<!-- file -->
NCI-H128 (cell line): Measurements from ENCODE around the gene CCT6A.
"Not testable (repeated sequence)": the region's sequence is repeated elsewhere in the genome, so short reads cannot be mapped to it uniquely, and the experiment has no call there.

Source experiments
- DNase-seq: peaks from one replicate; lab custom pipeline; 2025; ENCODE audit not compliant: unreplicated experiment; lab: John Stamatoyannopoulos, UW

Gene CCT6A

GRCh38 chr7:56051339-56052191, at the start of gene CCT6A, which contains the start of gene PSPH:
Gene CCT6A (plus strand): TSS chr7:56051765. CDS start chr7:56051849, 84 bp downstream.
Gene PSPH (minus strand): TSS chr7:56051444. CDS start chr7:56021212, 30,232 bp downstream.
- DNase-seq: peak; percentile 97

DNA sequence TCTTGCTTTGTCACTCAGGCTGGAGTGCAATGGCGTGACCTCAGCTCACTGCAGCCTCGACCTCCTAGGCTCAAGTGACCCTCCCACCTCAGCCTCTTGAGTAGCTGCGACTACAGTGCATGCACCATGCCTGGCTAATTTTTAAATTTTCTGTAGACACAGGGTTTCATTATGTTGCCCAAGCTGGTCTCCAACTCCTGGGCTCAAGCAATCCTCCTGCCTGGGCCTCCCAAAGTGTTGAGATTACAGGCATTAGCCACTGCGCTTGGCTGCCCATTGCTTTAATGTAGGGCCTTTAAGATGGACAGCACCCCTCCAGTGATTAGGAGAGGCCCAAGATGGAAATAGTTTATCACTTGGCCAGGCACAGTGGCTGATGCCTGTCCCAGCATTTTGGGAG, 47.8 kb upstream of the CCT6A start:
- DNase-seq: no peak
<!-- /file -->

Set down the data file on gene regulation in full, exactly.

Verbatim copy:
NCI-H128 (cell line): Measurements from ENCODE around the gene CCT6A.
"Not testable (repeated sequence)": the region's sequence is repeated elsewhere in the genome, so short reads cannot be mapped to it uniquely, and the experiment has no call there.

Source experiments
- DNase-seq: peaks from one replicate; lab custom pipeline; 2025; ENCODE audit not compliant: unreplicated experiment; lab: John Stamatoyannopoulos, UW

Gene CCT6A

GRCh38 chr7:56051339-56052191, at the start of gene CCT6A, which contains the start of gene PSPH:
Gene CCT6A (plus strand): TSS chr7:56051765. CDS start chr7:56051849, 84 bp downstream.
Gene PSPH (minus strand): TSS chr7:56051444. CDS start chr7:56021212, 30,232 bp downstream.
- DNase-seq: peak; percentile 97

DNA sequence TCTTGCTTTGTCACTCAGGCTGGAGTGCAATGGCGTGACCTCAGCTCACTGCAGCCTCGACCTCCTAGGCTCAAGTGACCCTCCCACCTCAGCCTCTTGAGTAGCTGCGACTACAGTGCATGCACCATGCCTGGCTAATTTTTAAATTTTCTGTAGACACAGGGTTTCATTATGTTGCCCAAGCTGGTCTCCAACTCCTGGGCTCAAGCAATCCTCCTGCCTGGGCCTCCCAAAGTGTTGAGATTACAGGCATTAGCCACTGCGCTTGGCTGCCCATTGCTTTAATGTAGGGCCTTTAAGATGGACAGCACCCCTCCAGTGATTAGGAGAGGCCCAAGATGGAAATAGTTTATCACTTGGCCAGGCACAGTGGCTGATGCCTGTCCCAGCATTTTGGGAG, 47.8 kb upstream of the CCT6A start:
- DNase-seq: no peak